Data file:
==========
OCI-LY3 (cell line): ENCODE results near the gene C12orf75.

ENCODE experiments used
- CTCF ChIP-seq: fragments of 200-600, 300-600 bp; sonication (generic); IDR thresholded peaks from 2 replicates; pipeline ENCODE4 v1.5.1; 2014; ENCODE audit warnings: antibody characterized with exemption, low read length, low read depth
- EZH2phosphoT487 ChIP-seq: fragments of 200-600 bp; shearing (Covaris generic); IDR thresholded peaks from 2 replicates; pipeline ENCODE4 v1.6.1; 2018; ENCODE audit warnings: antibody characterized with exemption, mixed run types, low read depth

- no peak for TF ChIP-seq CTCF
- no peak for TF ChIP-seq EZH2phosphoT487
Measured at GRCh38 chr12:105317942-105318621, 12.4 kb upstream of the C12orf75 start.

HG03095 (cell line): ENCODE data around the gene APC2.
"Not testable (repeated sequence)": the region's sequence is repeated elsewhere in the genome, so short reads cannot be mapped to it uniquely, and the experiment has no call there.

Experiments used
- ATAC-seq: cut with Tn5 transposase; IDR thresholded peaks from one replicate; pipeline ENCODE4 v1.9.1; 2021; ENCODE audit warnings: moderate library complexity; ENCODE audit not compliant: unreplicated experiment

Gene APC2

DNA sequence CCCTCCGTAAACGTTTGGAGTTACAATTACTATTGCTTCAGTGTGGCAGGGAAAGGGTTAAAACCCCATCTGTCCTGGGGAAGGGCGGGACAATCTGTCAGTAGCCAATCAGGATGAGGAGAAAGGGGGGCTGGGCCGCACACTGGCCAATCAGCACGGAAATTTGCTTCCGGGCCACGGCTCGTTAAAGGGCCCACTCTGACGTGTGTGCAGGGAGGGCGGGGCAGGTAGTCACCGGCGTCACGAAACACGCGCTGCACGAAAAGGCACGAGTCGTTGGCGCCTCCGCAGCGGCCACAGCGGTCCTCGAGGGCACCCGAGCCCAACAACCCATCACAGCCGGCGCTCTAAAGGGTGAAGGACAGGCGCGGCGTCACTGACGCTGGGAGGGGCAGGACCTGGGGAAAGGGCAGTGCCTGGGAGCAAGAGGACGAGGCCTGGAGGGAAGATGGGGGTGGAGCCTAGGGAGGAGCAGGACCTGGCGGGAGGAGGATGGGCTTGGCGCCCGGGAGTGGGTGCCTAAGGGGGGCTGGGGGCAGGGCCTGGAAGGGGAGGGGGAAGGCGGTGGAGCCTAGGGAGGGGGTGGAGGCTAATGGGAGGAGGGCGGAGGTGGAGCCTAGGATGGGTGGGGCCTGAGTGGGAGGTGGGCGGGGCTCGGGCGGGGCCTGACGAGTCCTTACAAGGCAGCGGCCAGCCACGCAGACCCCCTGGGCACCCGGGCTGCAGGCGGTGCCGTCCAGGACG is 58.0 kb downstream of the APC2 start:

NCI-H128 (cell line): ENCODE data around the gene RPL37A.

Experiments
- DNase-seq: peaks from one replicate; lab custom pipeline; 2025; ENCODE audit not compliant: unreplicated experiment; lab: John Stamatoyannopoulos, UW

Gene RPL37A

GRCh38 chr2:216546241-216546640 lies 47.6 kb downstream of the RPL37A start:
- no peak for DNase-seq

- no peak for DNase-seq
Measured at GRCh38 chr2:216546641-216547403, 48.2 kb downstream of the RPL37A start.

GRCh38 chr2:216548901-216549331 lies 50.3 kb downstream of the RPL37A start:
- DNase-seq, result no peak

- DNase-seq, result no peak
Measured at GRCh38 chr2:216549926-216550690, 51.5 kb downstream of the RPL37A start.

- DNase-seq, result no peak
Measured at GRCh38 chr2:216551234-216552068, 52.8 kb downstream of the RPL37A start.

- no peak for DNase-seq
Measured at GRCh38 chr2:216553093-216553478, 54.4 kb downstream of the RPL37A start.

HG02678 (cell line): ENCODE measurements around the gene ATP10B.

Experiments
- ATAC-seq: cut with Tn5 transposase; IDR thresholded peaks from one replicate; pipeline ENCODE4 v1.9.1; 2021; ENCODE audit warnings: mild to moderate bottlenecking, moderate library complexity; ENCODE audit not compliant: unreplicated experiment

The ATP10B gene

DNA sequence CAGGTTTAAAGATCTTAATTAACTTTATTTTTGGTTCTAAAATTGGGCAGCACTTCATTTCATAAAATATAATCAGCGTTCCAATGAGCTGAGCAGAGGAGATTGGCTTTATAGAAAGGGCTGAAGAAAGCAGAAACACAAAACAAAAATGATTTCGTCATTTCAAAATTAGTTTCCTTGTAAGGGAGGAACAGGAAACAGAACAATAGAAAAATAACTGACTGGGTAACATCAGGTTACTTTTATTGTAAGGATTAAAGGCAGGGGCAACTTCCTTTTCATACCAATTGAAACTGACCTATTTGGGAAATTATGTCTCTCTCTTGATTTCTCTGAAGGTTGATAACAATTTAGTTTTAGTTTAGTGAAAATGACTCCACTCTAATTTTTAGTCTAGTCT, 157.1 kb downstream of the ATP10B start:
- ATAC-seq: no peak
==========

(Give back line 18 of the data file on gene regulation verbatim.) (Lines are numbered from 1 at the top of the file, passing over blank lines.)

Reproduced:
GRCh38 chr2:216546241-216546640 lies 47.6 kb downstream of the RPL37A start: